March 11th, 2015 by Amelia
Mike “Rufio” Kadomiya art is a staple on the MRR Friday Funnies [returning this week! —ed.] and he himself is a long-running character in the Boston punk scene. His art has been featured on records such as the WHO KILLED SPIKEY JACKET? LP and even a very limited reissue of a TOM & BOOT BOYS pogo punk Christmas split on Total Fucker Records. His comics are called Life is Posers and there have even been two books released. Rufio’s witty and biting social commentary on the street punk scene and punk in general displays an intelligent humor while getting us to laugh at ourselves. Here is Rufio on Life is Posers…
Did you grow up reading comics? If so, what?
I’ve been reading comics in all forms, for as long as I can remember. I have never been a big reader, comics were as close as I got reading books. Garfield was my first real favorite. Newspaper strips like Garfield, Calvin and Hobbes, and even Foxtrot, were all huge influences for Life is Posers. I also collected comic books in the 90s. I was really into Image and Marvel. Unfortunately, this is when comics were at their pinnacle of juvenile misogyny. It was a pretty abysmal era, but there were a few decent reads here and there.
How’d you start doing comics?
I have been drawing, and drawing comics since I was a little kid. That’s the beauty of comics, it really doesn’t take anything more than a pencil and a sheet of paper to “start doing” them.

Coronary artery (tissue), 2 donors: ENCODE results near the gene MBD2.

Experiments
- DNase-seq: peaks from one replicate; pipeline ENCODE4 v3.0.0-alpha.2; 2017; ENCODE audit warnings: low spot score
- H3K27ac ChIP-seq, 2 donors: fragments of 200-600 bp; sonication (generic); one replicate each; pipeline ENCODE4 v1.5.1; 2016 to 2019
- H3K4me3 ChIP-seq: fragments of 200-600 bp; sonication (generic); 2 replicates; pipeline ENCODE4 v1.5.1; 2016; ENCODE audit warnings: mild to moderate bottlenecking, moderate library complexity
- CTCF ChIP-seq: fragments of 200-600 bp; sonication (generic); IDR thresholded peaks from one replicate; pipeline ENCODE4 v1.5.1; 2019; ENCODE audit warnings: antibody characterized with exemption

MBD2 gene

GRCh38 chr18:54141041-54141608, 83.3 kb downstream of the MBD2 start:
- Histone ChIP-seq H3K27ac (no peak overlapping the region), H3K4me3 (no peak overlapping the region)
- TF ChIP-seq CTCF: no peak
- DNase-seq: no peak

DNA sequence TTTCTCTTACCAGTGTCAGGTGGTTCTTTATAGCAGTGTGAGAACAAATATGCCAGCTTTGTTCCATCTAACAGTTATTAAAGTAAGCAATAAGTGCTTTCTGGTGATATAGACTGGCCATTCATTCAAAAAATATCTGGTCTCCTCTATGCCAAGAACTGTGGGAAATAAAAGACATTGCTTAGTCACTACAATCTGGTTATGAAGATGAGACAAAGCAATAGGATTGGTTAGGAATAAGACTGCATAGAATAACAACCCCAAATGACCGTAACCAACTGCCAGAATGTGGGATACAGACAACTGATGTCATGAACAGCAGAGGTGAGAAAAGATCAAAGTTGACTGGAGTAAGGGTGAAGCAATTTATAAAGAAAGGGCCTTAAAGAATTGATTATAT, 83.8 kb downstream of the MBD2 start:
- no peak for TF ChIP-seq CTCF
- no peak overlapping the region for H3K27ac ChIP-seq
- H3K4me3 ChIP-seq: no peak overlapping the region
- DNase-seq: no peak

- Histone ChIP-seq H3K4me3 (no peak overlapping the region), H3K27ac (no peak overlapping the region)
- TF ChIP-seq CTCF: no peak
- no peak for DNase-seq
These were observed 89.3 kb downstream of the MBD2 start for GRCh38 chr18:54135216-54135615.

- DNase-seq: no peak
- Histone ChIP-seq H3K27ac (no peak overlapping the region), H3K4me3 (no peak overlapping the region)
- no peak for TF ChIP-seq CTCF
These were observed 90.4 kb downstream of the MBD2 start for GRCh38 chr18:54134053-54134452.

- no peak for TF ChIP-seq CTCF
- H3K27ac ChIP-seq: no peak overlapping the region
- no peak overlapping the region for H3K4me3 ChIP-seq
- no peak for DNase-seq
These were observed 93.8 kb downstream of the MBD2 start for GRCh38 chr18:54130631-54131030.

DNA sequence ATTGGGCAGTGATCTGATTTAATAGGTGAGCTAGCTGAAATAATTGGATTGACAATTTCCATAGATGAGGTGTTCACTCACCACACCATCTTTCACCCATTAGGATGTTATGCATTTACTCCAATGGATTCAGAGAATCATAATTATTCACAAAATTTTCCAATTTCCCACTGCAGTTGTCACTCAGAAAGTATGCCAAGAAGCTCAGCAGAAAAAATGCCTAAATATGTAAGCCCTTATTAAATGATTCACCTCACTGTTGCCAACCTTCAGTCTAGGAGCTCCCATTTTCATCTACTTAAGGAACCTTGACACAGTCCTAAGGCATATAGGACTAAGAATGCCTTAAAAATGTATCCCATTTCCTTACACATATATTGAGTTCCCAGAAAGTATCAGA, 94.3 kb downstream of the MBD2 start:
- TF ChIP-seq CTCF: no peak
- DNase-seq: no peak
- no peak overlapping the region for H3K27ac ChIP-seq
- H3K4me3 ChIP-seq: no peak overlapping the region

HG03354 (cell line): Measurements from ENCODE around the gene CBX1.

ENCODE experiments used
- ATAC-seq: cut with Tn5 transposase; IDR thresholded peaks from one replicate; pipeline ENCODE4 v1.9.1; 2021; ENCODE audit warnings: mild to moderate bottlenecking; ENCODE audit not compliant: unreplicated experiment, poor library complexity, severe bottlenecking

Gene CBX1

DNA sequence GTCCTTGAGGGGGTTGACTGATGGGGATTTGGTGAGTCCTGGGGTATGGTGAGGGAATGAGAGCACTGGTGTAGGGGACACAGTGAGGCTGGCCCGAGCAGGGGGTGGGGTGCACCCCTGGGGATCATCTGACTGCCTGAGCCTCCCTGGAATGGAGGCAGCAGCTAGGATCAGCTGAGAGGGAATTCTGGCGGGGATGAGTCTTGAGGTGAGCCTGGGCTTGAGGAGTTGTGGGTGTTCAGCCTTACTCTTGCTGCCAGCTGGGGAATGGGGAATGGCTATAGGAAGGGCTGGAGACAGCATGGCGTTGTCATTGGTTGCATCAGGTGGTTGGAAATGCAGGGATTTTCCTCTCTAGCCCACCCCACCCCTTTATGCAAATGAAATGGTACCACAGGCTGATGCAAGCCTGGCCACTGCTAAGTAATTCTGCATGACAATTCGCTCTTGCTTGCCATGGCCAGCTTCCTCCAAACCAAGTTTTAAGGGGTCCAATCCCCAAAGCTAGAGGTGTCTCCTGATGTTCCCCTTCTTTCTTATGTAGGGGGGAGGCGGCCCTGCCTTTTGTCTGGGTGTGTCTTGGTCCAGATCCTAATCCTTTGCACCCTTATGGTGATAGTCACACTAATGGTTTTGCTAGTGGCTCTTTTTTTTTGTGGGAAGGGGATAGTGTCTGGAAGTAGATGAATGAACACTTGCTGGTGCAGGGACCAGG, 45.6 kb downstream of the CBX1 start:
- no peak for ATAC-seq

Why commentary on punk?
Like all of my creative output, if I make something I make it because it doesn’t exist yet. When I write a song it’s because I wanna listen to a song that doesn’t exist yet. The same goes for my comic. Obviously Life is Posers isn’t the first “punk” comic ever created, but I do think that I’m telling a story that hasn’t been told in this format. Also, in my adult life I have acquired no skills and no education. I guess punk is the only thing that I truly understand.
What specific punk scene did you come up in?
I grew up in Cambridge (just over the river from Boston). When I first started going to shows, they were either at the Rat (RIP) or the Middle East, with a handful of shows at churches and basements. If it wasn’t at shows, I was hanging out in Harvard Square. Back then it was just called the “punk scene.” Once I got older and started touring, etc., I guess people would say that I was part of the “street punk”/”spiky punk”/”chaos punk ” scene? But I’ve always tried to just surround myself with people I like, regardless of their scene affiliation.
What were your first shows?
My very first show was at the Rat in 1996. The lineup was the SHOWCASE SHOWDOWN, ANTI-FLAG, the UNSEEN, the DUCKY BOYS, and the FREEEKS. I was blown away by my first show at the Rat. I saw a bunch of people who weren’t much older than me, playing great cohesive songs and they were on a stage that was only a foot high. When they got off the stage they were standing around in the crowd just like the rest of us. It felt really special and inspiring at the time. Later in life I would go on to play guitar for the UNSEEN, and the guitarist and bassist from the SHOWCASE SHOWDOWN are my current landlords.